How one bacterium could help ease reliance on food crops for biofuel

A lowly bacterium, once sidelined in biofuel production, may help reduce production costs in converting crop residue and other non-crop plants into fuel.

Courtesy of Abengoa/AP
This 2014 photo provided by Abengoa shows a corn stover, stalks, leaves, and husks, that will be used to produce ethanol at Abengoa's biorefinery in Hugoton, Kan.

In the quest for affordable, non-food sources of biofuel, biologists are recruiting an unlikely ally: a bacterium that has historically been the bane of brewers.

The bacterium, Zymomonas mobilis, causes beer to spoil. But it also converts biomass such as switch grass and crop residues into ethanol faster and in larger quantities, cell for cell, than does yeast, the most widely used fermenting agent. It leaves less bacterial biomass at the end of the process. And it carries something yeast doesn't – an enzyme that gives it an ability to draw the nitrogen it needs as fertilizer directly from air, rather than from costly commercial supplements.

Now a team of biologists from Indiana University says it has provided unambiguous evidence that Z. mobilis actually can use simple nitrogen gas as a fertilizer – a matter of some dispute in recent years, even though researchers have known for decades that the bacterium had the biochemical tools to do so. And it does so without sacrificing the amount of ethanol it makes.

"It's a very weird bacterium," says James McKinlay, a microbiologist at Indiana University in Bloomington and the senior author of a formal report on the results of its experiments published Monday by the Proceedings of the National Academy of Sciences.

It takes the sugars present from the initial processing of plant residues and gives ethanol production priority over its own growth, he says.

The team's work is a small piece of a larger effort to move away from food crops such as corn as a source of biofuels and leave it for humans and livestock. So-called cellulosic ethanol from crop residue or woody plants has the potential to offer substantial reductions in CO2 emissions during the course of its production and use compared with gasoline or corn-based biofuels, researchers say.

One key need, however, is to drive down the cost of producing cellulosic ethanol. Most of that cost rests in the initial material used to feed the process, as well as in the interim step of breaking down the cellulose to release the sugars the bacteria can use.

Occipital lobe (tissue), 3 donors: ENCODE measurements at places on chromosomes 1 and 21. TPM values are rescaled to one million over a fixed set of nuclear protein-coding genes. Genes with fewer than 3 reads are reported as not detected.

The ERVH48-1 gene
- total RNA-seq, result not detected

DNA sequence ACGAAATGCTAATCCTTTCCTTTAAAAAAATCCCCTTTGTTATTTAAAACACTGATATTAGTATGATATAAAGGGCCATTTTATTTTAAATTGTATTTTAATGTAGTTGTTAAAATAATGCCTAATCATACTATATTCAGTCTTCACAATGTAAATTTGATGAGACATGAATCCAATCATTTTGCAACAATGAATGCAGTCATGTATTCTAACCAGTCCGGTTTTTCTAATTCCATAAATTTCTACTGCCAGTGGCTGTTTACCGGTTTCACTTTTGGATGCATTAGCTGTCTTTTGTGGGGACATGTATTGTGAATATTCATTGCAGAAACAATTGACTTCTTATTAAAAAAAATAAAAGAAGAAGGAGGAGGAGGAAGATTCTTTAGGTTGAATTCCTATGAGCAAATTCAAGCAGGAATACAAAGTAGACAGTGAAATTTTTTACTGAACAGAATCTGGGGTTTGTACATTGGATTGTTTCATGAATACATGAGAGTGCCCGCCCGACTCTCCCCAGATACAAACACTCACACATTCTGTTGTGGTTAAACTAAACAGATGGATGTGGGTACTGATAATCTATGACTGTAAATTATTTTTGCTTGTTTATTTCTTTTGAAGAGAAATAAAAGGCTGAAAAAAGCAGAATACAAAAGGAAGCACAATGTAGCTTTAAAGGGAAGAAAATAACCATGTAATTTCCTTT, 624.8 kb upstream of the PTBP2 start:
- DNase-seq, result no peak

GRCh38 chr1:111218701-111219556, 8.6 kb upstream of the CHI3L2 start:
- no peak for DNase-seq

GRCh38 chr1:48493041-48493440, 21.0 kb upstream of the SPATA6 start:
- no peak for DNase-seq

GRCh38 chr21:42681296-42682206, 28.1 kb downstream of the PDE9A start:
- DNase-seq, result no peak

Providing the nitrogen that bacteria need currently falls to a byproduct of corn milling known as corn steep liquor or to commercially made diammonium phosphate. The tab for these runs roughly $2 million a year for production facilities, Dr. McKinlay says.

"That's nothing to sneeze at," he adds. "It's a smaller cost, but something that can be addressed simply by using an organism that can use nitrogen gas, like Zymomonas."

Other hurdles need to fall before the bacterium is ready for prime time. For instance, in the wild, Z. mobilis converts a limited number of sugars compared with the number available after the cellulose-heavy plant material is processed for fermentation. Researchers have been looking for ways to engineer the bacterium to accept a broader range of these sugars.

In addition, much remains to be done to figure out the best ways to incorporate Z. mobilis into cost-effective production technologies.

The need to lower the cost of cellulosic ethanol is vital, says Wallace Tyner, an agriculture economist at Purdue University in West Lafayette, Ind. The US already produces more ethanol from all sources than it can use. Under federal law, the US Environmental Protection Agency sets an overall amount of cellulosic ethanol that refiners and importers must blend into their fuels, he explains.

But the law has an out. In effect refiners, blenders, and importers can buy their way out of meeting the cellulosic ethanol requirement by using either or both of two methods the law permits. If the price of cellulosic ethanol is too high compared with the wholesale price of gasoline plus the going price for these two methods, "You just buy out of your obligations," Dr. Tyner explains.

On the other hand, with gasoline prices plunging and a cost of less than $1 a gallon for each of the two buyout mechanisms at the moment, cellulosic ethanol producers must sell their product for less than the cost of production to stay competitive with the combined cost of gasoline with the law's buyout approaches.

Little wonder that efforts are under way to look for cheaper approaches to making the ethanol. Adoption of Z. mobilis as the bacterium of choice alone won't save the day. But it could represent low-hanging fruit in the quest for cheaper cellulosic ethanol, McKinlay says.

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